# Probability of winning a game by rolling the die first

Two persons are playing a game where they take turns rolling a die (so A rolls first, then B, then A again and so on). The first person to roll a $$6$$ wins the game. What is the probability that the person who started the game (rolled the die first) wins?

This was the question that I was given, but I feel like the probability depends on the number of turns played? My approach was that the probability of rolling a 6 at any particular turn will be $$\frac{1}{6}$$. So, the probability of winning in $$n$$ turns will be the probability of not rolling a $$6$$ on the first $$n-1$$ turns (since if a $$6$$ had been rolled, that would have been the last, i.e. the $$nth$$ turn) and then rolling a $$6$$ on the $$nth$$ turn. The required probability would then be $$\frac{5}{6}\cdot\frac{5}{6}\cdot\frac{5}{6}\cdot...(n-1\text{ times})\cdot\frac{1}{6} = \frac{5^{n-1}}{6^n}$$

Is this train of thought correct? Or have I misunderstood something?

• @lulu Since there are two players, we should have $p = \frac{1}{6} + (\frac{5}{6})^2p$. Feb 23, 2022 at 17:50
• @N.F.Taussig Ah, only two players. You are of course, correct. For some reason, I invited a third player in. Will edit.
– lulu
Feb 23, 2022 at 17:51
• Alternately, once A fails B is in the same position that A was in, so will win the same fraction of the time. For A to win he has to win on the first throw or have B lose. If A wins $p$ of the time $p=\frac 16+\frac 56(1-p)$ Feb 23, 2022 at 17:53

Clearly $$p_A + p_B = 1$$ (somebody wins). And if $$A$$ misses on the first throw, then $$B$$ is in the position that $$A$$ was originally in; so $$p_B = (5/6)p_A$$. Putting these together, you find that $$p_A=6/11$$ and $$p_B=5/11$$.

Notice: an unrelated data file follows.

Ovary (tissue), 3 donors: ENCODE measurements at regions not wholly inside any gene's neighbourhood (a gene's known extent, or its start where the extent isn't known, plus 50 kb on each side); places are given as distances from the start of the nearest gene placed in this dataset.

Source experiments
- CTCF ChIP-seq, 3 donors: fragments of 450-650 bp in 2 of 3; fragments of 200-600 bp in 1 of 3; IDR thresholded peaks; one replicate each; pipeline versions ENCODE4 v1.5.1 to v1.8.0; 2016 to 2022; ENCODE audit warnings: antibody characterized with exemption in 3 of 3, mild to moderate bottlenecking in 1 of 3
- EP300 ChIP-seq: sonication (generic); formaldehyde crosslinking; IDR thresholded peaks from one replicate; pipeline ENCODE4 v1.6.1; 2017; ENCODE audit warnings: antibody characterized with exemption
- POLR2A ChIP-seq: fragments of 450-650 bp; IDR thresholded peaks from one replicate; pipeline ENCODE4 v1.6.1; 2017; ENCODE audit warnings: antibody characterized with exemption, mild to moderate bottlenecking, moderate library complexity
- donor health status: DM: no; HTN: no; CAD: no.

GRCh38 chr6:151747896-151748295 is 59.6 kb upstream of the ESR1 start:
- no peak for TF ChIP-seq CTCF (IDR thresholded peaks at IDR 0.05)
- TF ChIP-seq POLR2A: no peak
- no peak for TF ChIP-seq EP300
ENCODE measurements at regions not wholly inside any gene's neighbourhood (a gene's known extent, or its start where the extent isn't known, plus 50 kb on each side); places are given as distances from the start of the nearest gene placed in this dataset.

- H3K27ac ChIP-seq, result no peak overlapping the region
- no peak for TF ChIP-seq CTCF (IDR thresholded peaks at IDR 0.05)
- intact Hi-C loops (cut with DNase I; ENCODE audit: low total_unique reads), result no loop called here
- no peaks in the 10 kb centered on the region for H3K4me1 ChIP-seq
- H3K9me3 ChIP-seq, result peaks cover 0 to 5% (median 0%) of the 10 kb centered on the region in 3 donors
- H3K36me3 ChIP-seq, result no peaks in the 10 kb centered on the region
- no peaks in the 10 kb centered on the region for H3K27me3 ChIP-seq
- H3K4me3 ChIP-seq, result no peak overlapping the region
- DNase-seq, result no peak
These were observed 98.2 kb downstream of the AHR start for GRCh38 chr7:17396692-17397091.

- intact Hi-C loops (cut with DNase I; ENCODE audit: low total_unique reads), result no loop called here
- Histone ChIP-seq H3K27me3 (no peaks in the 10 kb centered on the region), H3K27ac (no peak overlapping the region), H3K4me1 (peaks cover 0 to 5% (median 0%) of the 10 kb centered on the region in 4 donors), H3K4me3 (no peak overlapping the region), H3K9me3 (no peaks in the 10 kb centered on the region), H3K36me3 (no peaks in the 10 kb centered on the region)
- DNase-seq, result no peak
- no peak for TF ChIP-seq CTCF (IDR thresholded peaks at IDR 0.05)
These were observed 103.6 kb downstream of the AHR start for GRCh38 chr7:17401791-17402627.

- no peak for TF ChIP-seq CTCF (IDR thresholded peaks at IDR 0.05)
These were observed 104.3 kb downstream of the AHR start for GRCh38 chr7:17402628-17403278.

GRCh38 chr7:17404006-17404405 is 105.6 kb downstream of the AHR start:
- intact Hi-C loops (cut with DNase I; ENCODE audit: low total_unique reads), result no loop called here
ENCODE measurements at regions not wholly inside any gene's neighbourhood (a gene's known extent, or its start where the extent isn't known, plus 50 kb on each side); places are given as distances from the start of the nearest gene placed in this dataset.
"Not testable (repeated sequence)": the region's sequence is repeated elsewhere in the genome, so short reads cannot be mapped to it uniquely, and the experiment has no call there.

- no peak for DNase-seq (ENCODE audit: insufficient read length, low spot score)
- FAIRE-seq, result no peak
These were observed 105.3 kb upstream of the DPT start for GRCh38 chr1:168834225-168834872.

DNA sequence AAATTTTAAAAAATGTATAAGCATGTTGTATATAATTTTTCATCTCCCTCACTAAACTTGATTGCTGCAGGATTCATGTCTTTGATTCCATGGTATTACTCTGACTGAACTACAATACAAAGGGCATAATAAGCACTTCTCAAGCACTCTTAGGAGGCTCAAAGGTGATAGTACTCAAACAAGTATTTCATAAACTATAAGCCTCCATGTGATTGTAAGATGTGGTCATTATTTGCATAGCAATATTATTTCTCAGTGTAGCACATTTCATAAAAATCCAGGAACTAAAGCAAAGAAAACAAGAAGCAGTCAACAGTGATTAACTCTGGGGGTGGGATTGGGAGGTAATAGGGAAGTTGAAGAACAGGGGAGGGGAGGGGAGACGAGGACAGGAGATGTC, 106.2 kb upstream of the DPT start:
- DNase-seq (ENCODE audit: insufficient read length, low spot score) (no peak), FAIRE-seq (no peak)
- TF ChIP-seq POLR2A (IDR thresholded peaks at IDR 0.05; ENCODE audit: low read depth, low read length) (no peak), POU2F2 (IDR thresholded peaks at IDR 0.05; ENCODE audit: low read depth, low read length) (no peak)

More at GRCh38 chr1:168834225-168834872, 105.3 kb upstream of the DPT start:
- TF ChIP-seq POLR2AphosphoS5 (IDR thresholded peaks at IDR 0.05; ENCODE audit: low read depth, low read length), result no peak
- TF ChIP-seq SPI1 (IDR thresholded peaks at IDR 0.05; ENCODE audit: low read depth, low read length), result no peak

• This is the most elegant solution, exploiting the symmetry of the problem. Feb 25, 2022 at 9:01

To repair a badly botched comment:

A quick way to get the result is to note that the game resets if both players miss the mark. Thus, if $$p$$ is the answer we seek, we have $$p=\frac 16+\frac 56\times \frac 56\times p\implies p = \frac 6{11}$$

The probability of winning can be seen as a sum $$P = P_1+P_2+P_3+\dots$$. Here $$P_1$$ is the probability of winning at the first turn. Since you are the first to throw the dice, we simply have $$P_1=\frac{1}{6}\,.$$ Then $$P_2$$ is the probability of winning at the second term. For this you need to have rolled something which is not a 6 in the first term (which brings a factor $$5/6$$, than your opponent must have rolled something different from 6 (brings a factor $$5/6$$) and finally you must roll a 6. So you have $$P_2= \frac{5}{6}\times\frac{5}{6}\times\frac{1}{6} = \left(\frac{5}{6}\right)^2\frac{1}{6}\,.$$ Similarly $$P_3$$ means that: no 6 (you), no 6 (opponent), no 6 (you), no 6 (opponent), 6 (you). This brings $$P_3 = \left(\frac{5}{6}\right)^4\frac{1}{6}\,.$$ In general $$P_n= \left(\frac{5}{6}\right)^{2(n-1)}\frac{1}{6}\,.$$ Now you conclude that $$P = \sum_{n=1}^\infty P_n = \frac{1}{6}\sum_{n=0}^\infty\left(\frac{5}{6}\right)^{2n} = \frac{1}{6}\times\frac{1}{1-\frac{25}{36}}=\frac{6}{11}\,.$$

Note that in the sum one should exclude the term $$n=\infty$$, which is the event in which the game never ends. However $$P_\infty=0$$.

• yep I summed from one instead of from 0.. I'll fix it
– ECL
Feb 23, 2022 at 17:56
• While I agree with the overall steps, I found this answer confusing. It uses a slightly different definition of "turn" than the question does. Feb 24, 2022 at 10:29
• What is the sample space? How is it that $P_1$ and $P_2$, for example, have different denominators when they are part of the same probability model? Shouldn't the denominators be the same? That is, should the denominators be the size of the sample space which can't vary in a single probability model? Sep 18, 2022 at 5:23